Food processing sector in India is more or less monopolized by many multinational companies (MNCs) either directly or through their local subsidiaries. There has always been a big question mark regarding the "sun rise" tag attributed to Indian food industry because of relatively low proportion of processing the raw food materials undergo. With a very low value addition achieved by most of the native industrial units, it is but natural that MNCs found it a fertile situation to invest money and modern technology to reap rich benefits. With highly effective marketing strategy there has never been a challenge to the dominance of MNCs in the food sector. Many observers often wondered in the past as to why the Tatas or Ambani's or Birlas or any highly successful entrepreneurial giants of Indian origin were not interested in investment in the food sector. Exceptions are there like the alcoholic beverage industry (Mallya group) and Tea industry (Tatas) which dominate the world landscape in their respective areas. The recent take over of a UK food processing firm by a dynamic Indian group must warm the hearts of every Indian with pride.
"Maharashtra-based Jain Irrigation Systemstoday said it has entered into an agreement to acquire an 80 per cent stake in UK-based Sleaford Quality Foods Ltd (SQFL), an industrial food ingredients supplier. It, however, did not mention the price of the acquisition. The acquisition will help Jain Irrigation's food division to have a direct access to a large market with value-added products, a press release issued here stated. Sleaford Quality Foods, a supplier of food ingredients to the food industry, has been in the business for more than 40 years and its product range covers a large spectrum of food ingredients including dehydrated vegetables, spices, herbs, dehydrated fruits, soup mixes, pulses and canned vegetables, among others. Sleaford Quality Foods has a nation-wide distribution and strong sales force and sells its products to multinationals and other food companies under its own brand name or private labels. The acquisition brings the domestic major one step closer to market, with an opportunity to enter into the large ethnic food market in the UK and possibility of addition of new products in Jain's food division product range, the release said".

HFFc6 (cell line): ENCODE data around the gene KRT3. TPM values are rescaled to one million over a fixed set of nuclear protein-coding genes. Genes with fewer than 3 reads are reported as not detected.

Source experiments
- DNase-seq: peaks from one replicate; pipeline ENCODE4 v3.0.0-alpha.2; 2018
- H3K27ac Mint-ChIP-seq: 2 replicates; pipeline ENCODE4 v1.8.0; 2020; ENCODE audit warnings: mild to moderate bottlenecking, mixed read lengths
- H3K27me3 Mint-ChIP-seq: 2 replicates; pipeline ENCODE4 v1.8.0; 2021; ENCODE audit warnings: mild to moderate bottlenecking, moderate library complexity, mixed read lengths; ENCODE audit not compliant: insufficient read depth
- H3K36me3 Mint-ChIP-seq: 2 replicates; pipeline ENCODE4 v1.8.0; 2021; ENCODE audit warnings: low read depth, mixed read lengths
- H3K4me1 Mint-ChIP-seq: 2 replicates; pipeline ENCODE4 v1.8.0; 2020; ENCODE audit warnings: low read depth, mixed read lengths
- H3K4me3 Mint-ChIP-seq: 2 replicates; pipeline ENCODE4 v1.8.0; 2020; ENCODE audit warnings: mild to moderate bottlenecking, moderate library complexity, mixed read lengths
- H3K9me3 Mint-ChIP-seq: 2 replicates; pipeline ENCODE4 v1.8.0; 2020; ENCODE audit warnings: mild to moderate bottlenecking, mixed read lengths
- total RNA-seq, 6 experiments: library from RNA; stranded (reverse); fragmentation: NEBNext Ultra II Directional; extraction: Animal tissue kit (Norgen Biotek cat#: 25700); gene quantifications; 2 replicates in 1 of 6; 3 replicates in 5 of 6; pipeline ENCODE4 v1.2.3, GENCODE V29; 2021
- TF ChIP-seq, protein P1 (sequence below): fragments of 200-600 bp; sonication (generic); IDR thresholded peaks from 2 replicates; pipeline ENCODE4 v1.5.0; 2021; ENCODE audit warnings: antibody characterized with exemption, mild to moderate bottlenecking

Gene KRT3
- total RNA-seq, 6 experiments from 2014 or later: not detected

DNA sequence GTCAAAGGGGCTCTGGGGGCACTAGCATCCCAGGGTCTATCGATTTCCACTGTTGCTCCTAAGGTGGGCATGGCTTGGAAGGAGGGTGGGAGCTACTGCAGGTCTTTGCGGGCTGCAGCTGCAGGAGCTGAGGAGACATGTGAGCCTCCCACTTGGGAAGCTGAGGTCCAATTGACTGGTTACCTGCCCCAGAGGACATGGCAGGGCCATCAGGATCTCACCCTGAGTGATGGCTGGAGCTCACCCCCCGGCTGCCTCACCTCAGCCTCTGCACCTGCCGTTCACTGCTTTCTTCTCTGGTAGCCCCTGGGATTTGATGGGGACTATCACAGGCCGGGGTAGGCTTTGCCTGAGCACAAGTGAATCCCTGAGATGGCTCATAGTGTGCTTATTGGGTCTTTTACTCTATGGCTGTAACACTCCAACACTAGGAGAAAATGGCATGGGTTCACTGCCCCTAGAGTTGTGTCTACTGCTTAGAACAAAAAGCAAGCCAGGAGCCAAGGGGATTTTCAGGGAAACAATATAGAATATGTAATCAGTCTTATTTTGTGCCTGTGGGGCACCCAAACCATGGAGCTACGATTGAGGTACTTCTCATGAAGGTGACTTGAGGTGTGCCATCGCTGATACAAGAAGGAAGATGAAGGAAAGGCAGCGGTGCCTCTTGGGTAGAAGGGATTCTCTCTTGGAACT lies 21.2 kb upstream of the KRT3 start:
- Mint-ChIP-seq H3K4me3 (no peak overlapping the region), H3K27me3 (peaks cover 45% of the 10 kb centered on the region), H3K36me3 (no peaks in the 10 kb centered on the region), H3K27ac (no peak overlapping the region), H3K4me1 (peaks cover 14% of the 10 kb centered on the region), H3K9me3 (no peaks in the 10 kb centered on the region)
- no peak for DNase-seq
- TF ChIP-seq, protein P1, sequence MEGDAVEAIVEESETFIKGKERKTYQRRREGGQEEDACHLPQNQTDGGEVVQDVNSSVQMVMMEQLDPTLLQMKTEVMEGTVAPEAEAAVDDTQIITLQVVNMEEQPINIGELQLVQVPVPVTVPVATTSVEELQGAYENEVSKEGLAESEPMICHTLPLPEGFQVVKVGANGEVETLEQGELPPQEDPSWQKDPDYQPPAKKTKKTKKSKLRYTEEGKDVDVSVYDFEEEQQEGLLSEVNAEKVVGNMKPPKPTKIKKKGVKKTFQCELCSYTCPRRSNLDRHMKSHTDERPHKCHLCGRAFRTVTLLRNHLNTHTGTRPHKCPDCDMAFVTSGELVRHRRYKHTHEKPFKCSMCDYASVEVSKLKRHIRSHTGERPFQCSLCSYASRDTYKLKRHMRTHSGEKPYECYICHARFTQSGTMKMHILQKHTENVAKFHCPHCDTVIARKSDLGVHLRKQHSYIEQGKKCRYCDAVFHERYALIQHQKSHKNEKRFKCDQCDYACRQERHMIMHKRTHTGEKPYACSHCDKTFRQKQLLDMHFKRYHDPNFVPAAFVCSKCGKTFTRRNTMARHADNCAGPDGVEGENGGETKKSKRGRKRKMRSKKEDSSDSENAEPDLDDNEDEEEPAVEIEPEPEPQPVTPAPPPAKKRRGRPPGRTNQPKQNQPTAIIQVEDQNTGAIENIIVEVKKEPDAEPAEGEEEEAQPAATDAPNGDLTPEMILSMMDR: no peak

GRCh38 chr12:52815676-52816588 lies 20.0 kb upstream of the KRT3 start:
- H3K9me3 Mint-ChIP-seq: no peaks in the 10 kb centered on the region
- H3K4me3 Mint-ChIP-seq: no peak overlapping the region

Though the horticulture products processing is relatively a small segment of the Indian food industry, it earns valuable foreign exchange through exports to many countries. It is a different matter, however, that the country's foreign trade in processed foods is still a minuscule part of the global food food business but there is hope that with new acquisitions like the one reported above, it is a question of time before India becomes a significant global player in this area. The spices oleoresin industry in India, which has cornered a major portion of global market in a relatively short time of two decades, starting almost from the scratch. is a role model for the fruit and vegetable industry to emulate.V.H.POTTY